© 2023 WSHU
NPR News & Classical Music
Play Live Radio
Next Up:
0:00 0:00
Available On Air Stations

Hartford Courant, Connecticut's Largest Newspaper, Sells Newsroom

The Hartford Courant

The Hartford Courant will indefinitely close its physical offices — including its newsroom — later this month. That’s according to its owner, Chicago-based Tribune Publishing.

The Courant is believed to be America’s oldest continuously-operated newspaper, founded in 1764. Employees have been working remotely since the pandemic began.

Emily Brindley is a reporter and a mobilizer for the Courant Guild.

“The newsroom is really the heart of the newspaper, and to know that we don’t have a place to go back to after the pandemic is over is really tough," Brindley said. "It feels like we’ve lost our anchor, we’ve lost the light at the end of the tunnel.”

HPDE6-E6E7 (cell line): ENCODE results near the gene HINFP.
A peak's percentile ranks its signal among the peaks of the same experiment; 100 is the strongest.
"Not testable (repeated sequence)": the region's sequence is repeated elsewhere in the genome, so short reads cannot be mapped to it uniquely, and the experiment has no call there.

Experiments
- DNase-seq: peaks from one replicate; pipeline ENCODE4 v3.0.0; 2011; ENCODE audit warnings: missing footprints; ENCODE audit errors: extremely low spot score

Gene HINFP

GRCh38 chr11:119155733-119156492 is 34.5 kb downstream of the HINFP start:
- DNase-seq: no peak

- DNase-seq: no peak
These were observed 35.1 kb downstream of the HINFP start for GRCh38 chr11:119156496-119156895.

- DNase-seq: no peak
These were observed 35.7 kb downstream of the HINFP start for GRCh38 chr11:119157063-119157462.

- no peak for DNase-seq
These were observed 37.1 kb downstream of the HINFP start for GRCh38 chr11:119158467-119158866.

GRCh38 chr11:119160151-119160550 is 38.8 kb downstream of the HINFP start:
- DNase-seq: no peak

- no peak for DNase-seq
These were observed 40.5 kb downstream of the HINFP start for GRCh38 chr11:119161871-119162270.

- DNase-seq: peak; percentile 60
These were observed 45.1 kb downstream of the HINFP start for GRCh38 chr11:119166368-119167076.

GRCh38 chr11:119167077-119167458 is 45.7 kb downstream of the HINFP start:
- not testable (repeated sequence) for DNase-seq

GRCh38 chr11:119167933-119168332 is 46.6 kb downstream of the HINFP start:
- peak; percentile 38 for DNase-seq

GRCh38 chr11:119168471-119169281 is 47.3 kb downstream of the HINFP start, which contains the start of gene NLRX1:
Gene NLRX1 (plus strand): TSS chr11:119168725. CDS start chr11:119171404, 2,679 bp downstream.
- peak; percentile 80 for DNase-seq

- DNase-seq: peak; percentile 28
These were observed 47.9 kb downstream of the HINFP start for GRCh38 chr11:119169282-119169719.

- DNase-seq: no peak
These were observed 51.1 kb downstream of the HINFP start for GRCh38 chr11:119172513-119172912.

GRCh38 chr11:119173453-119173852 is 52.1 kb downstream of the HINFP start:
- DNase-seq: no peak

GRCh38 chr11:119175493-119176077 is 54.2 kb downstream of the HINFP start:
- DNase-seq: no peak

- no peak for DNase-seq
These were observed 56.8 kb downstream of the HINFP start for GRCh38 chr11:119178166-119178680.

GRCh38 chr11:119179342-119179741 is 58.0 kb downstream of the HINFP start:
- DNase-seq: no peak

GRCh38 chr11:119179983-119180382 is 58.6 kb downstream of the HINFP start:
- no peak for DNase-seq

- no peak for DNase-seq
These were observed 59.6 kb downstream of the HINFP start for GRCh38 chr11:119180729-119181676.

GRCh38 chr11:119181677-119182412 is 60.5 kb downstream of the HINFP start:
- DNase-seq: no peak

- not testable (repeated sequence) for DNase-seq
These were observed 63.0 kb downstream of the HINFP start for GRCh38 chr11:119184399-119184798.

The Courant’s publisher said it’s a real estate decision that won’t change the essence of how the paper operates. Brindley said the move follows staff cuts, buyouts — and the closing of the paper’s printing plant in October.

“We as the guild feel that this is part of a pattern of cutting into our newsroom and taking away the resources that we need to cover our communities appropriately. I think that we wouldn’t be seeing that pattern if we had an owner who truly cared about the newspaper and about the communities that we serve,” Brindley said.

U.S. Senator Richard Blumenthal of Connecticut called the move a gut punch and said the reaction should be community outrage — or a new owner. Brindley said the guild is looking for one — and she said a local owner would be ideal.

Davis Dunavin loves telling stories, whether on the radio or around the campfire. He started in Missouri and ended up in Connecticut, which, he'd like to point out, is the same geographic trajectory taken by Mark Twain.